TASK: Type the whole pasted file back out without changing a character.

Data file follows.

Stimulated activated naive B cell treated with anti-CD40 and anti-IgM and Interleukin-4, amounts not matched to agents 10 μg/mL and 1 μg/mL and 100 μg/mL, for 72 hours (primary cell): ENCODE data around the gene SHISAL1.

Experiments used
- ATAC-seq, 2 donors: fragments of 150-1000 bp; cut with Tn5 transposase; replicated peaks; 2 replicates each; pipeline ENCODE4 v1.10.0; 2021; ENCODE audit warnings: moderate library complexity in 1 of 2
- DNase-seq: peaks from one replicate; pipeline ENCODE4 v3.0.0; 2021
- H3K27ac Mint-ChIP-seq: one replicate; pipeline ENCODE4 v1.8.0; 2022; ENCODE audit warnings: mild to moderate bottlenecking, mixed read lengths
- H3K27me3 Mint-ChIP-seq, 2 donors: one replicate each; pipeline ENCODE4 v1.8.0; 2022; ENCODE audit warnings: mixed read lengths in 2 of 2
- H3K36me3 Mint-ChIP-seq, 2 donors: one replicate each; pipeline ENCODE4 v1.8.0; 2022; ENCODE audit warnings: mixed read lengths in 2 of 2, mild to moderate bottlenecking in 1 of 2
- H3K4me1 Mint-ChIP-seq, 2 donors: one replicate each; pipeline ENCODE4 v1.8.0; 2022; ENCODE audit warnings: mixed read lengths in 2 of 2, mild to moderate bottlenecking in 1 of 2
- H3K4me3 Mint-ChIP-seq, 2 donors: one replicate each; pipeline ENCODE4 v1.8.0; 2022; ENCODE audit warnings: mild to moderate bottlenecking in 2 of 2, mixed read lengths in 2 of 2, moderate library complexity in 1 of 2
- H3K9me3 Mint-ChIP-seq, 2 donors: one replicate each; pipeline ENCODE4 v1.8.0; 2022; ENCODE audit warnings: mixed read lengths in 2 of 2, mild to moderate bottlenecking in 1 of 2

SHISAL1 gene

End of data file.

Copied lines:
Stimulated activated naive B cell treated with anti-CD40 and anti-IgM and Interleukin-4, amounts not matched to agents 10 μg/mL and 1 μg/mL and 100 μg/mL, for 72 hours (primary cell): ENCODE data around the gene SHISAL1.

Experiments used
- ATAC-seq, 2 donors: fragments of 150-1000 bp; cut with Tn5 transposase; replicated peaks; 2 replicates each; pipeline ENCODE4 v1.10.0; 2021; ENCODE audit warnings: moderate library complexity in 1 of 2
- DNase-seq: peaks from one replicate; pipeline ENCODE4 v3.0.0; 2021
- H3K27ac Mint-ChIP-seq: one replicate; pipeline ENCODE4 v1.8.0; 2022; ENCODE audit warnings: mild to moderate bottlenecking, mixed read lengths
- H3K27me3 Mint-ChIP-seq, 2 donors: one replicate each; pipeline ENCODE4 v1.8.0; 2022; ENCODE audit warnings: mixed read lengths in 2 of 2
- H3K36me3 Mint-ChIP-seq, 2 donors: one replicate each; pipeline ENCODE4 v1.8.0; 2022; ENCODE audit warnings: mixed read lengths in 2 of 2, mild to moderate bottlenecking in 1 of 2
- H3K4me1 Mint-ChIP-seq, 2 donors: one replicate each; pipeline ENCODE4 v1.8.0; 2022; ENCODE audit warnings: mixed read lengths in 2 of 2, mild to moderate bottlenecking in 1 of 2
- H3K4me3 Mint-ChIP-seq, 2 donors: one replicate each; pipeline ENCODE4 v1.8.0; 2022; ENCODE audit warnings: mild to moderate bottlenecking in 2 of 2, mixed read lengths in 2 of 2, moderate library complexity in 1 of 2
- H3K9me3 Mint-ChIP-seq, 2 donors: one replicate each; pipeline ENCODE4 v1.8.0; 2022; ENCODE audit warnings: mixed read lengths in 2 of 2, mild to moderate bottlenecking in 1 of 2

SHISAL1 gene